Terry has a love of diving - this HUGE cray was caught in Foveaux Strait.
We sat down for coffee to talk about his day-to-day work with roller doors around New Zealand.
SPEAKERS: Georgie Fenwicke, Terry Dartnall
Georgie Fenwicke 00:00
Industrial zones are the powerhouse of cities.
This series, Deconstructing Industrial is brought to you by Frankie - Industrious Property Software.
Over the next few weeks you'll hear from some of the best in the business as we break down Industrial sites to their core components.
I'm Georgie Fenwicke, your host.
Today's topic - roller doors.
We're joined by Key Account manager, Terry Dartnall from Commercial and Industrial Door Services.
Mechanical Engineering at its best, roller doors are used throughout industrial sites today and can be specified for security, truck and forklift access and in cold stores to retain the heat or cold.
Doors will typically have a lifetime of between 15 to 20 years if well maintained.
Terry and I met up at a cafe in Auckland to talk about roller doors.
Hi, Terry, how are you today?
Yeah, not too bad.
Very good. Very good. Now we met last year at the FMANZ conference. What do you do? And how did you get into the industry?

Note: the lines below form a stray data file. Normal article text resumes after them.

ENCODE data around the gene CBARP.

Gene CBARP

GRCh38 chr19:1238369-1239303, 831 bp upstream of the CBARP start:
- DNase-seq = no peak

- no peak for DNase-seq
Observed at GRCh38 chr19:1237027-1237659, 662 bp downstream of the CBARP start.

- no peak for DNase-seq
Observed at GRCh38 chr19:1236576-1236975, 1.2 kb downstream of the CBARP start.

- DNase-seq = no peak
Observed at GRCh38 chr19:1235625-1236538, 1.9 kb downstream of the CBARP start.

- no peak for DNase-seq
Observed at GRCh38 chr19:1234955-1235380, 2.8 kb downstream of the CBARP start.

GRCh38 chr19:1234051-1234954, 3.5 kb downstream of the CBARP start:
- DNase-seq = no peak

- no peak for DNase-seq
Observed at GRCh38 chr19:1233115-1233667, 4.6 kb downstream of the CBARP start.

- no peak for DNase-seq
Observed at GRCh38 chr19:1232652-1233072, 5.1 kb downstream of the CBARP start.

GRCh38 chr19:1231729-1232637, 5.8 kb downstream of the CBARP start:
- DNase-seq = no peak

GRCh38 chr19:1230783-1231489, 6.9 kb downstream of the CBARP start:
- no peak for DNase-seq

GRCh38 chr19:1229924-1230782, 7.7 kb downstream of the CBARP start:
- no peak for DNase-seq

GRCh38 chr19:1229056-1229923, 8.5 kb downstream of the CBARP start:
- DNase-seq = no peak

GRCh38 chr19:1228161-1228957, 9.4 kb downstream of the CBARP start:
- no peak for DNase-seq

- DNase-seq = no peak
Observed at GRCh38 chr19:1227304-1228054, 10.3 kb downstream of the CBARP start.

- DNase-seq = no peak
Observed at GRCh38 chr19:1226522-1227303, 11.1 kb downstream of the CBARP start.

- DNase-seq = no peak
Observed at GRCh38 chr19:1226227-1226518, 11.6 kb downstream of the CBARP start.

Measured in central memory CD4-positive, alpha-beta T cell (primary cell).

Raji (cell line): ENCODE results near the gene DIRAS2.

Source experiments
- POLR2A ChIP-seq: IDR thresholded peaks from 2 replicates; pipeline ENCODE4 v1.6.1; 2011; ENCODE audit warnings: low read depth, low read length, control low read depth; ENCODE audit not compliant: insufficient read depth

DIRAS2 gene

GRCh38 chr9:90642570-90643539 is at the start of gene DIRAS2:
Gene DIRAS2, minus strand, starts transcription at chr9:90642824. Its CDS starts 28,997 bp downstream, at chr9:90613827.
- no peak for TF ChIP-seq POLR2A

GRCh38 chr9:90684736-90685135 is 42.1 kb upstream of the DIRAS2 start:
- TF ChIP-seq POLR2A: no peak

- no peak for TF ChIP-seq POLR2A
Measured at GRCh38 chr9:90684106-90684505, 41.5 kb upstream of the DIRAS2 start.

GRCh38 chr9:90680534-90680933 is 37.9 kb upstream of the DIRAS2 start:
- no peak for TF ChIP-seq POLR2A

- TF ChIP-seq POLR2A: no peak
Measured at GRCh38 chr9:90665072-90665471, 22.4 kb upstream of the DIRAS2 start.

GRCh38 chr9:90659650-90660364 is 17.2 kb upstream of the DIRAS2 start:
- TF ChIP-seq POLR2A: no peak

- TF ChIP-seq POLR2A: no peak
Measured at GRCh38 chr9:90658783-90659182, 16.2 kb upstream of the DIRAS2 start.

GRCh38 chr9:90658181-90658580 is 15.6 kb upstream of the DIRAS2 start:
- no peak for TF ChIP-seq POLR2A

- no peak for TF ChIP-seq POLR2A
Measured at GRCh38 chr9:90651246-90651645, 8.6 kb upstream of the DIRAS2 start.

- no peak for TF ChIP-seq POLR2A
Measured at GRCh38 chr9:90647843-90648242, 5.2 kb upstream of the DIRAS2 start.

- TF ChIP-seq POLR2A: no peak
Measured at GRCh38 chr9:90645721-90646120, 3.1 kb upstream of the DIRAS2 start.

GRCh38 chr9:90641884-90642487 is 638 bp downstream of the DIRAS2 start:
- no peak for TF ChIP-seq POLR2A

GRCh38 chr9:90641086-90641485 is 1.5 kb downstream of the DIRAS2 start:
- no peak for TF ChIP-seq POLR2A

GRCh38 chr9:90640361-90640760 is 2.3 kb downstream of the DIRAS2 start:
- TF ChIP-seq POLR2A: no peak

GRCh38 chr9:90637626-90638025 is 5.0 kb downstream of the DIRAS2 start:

Well, it's been 15 years, I've been on the door service industry. And I met the owner of current place , Commercial Doors at a conference. We just got talking. And here I am four years later.
So the roller door industry is, particularly interesting because you've got both bespoke products and then you've got off-the-shelf products. What are the major things we should know about when we think about roller doors in the industrial space?
So you've got a whole mixture of different ones - you've got roller doors, rooms, sectional doors, high speed doors, rapid rise doors, refrigeration, so all depends very much on what somebody wants. There's a lot of variation.
Terry, how long do roller doors typically last and what sort of warranties are we talking about?
Commonly asked question. How long does a roller door last? There are so many variables on there, but if you're talking on industrial door that goes up in the morning, down at night, you should be expecting 15 to 25 years and they still along 10 year gap and that is all environment. Warranty? Generally you get a one year warranty when it's brand new, but the reality is the doors either gonna play up as soon it is installed or it's just gonna run for years so yeah, warranties are one year.
What factors do people usually consider and what do you consider when you decide to repair or refit a door entirely?